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Tuesday, 7 December 1971
Page: 4174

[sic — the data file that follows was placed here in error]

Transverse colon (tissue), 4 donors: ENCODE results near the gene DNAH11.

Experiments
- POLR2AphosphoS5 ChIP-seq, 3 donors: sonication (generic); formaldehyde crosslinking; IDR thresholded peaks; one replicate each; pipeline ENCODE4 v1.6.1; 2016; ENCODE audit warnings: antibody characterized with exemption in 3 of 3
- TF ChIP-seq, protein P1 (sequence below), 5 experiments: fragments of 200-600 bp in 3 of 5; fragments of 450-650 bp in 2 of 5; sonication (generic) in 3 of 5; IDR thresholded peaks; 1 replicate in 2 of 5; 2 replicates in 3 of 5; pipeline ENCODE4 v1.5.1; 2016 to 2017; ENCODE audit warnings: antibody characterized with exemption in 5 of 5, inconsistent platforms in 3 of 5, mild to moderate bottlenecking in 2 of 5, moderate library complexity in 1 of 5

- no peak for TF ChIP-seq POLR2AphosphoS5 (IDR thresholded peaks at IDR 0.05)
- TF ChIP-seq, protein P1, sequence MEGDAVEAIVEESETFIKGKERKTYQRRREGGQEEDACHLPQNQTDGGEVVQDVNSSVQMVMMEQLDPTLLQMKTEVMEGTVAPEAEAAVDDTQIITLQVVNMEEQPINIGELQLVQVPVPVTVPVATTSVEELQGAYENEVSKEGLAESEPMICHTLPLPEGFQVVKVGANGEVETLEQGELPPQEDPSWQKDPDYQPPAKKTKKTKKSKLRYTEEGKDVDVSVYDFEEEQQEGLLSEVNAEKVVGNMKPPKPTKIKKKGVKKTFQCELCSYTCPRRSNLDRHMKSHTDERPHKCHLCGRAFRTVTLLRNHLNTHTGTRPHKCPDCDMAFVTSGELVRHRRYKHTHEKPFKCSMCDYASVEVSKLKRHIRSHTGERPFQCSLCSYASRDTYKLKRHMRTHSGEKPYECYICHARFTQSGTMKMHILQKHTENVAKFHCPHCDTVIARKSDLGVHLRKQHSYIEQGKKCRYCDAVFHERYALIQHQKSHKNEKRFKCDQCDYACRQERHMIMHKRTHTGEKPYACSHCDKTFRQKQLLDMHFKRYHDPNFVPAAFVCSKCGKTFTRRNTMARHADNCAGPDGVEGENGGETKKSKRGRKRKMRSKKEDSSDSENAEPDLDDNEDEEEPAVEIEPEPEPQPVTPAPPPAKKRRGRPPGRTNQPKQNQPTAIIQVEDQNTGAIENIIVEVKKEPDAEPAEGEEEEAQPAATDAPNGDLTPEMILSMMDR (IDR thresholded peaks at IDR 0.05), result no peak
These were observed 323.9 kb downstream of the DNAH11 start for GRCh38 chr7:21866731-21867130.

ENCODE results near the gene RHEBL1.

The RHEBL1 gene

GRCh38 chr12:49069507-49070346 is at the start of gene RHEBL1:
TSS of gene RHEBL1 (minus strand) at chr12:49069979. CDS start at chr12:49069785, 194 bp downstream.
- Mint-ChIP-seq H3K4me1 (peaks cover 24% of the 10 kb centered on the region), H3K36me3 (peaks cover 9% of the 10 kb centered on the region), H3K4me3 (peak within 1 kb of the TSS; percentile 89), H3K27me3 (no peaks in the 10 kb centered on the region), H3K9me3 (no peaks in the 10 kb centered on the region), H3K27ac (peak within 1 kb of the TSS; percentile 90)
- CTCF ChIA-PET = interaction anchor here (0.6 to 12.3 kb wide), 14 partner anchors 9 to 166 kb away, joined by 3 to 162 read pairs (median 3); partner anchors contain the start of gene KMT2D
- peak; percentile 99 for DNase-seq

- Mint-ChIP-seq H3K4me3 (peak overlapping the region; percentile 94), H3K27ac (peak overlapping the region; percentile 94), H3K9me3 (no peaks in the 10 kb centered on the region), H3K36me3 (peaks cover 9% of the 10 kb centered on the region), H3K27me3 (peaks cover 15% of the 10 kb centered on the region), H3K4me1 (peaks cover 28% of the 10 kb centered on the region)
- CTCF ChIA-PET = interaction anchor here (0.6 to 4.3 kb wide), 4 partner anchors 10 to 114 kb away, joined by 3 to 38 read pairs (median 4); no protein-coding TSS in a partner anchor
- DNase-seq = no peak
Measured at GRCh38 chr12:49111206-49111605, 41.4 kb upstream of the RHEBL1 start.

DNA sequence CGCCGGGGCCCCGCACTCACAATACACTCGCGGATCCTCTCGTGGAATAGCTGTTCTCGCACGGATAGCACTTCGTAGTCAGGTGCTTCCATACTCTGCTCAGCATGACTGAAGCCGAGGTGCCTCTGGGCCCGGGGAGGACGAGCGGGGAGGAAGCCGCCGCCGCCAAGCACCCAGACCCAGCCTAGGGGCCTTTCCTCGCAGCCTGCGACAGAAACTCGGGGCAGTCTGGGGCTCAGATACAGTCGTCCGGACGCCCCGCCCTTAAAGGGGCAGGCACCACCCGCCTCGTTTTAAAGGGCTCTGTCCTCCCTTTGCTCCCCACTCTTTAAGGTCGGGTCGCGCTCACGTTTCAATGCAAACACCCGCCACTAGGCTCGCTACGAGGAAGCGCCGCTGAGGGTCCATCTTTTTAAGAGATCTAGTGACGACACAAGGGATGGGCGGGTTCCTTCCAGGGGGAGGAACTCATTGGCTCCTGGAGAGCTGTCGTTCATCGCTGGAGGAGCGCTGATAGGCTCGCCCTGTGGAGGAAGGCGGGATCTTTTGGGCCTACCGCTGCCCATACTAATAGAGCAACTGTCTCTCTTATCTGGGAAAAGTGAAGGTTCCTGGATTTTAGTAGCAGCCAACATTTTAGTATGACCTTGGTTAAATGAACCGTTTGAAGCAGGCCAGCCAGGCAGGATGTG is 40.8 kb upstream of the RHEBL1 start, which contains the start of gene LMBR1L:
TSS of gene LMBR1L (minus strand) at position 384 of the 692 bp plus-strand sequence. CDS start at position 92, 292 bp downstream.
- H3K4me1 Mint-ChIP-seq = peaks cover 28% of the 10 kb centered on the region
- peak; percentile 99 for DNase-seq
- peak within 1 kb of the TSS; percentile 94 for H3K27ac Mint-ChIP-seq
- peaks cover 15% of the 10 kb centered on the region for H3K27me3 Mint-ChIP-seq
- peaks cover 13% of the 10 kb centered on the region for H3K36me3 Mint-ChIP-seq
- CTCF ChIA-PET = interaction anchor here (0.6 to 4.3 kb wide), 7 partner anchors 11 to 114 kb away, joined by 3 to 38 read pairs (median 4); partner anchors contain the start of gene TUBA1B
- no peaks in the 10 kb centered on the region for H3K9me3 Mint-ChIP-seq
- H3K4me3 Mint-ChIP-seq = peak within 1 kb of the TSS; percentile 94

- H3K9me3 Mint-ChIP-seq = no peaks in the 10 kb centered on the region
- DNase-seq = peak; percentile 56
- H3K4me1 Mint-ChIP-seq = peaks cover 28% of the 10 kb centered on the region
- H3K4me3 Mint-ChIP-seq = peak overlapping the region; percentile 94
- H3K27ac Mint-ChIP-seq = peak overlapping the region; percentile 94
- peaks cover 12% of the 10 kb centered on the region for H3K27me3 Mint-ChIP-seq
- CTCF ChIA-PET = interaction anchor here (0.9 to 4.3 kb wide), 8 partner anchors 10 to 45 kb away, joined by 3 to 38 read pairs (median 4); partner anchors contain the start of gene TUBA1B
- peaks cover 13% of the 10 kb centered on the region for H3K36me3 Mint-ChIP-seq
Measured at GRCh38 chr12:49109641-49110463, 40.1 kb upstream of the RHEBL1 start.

Mr GILES (Angas) - My electorate and I welcome the introduction by the Government of these measures to assist the canneries referred to in the Bills before the House. I intend to refer specifically to Riverland Fruit Products Co-operative Ltd as it affects my own area. My personal involvement with this measure goes back some time to 12th November 1968 when I wrote to the State Minister for Agriculture, at that time a Mr Story, suggesting that perhaps he could apply for a section 96 grant in relation to the particular difficulties with which that factory was faced. I think that the next step probably was made on 25th February 1969 when in answer to other letters I received a lengthy and very detailed letter from the Deputy Prime Minister of the time, Mr McEwen. I. intend to refer to that letter in a short while. The next relevant date was 1970 when the Ives interdepartmental committee was set up to look into the problem associated with canneries. In 1971 we received this welcome decision by the Government on top of assistance made available to the Shepparton Preserving Co. Ltd affecting Jon Preserving Co-operative Ltd and Riverland Co-operative. The original reason for the commencement of this chain of events relates primarily to the market development allowance which the canned fruit industry set up for a variety of purposes.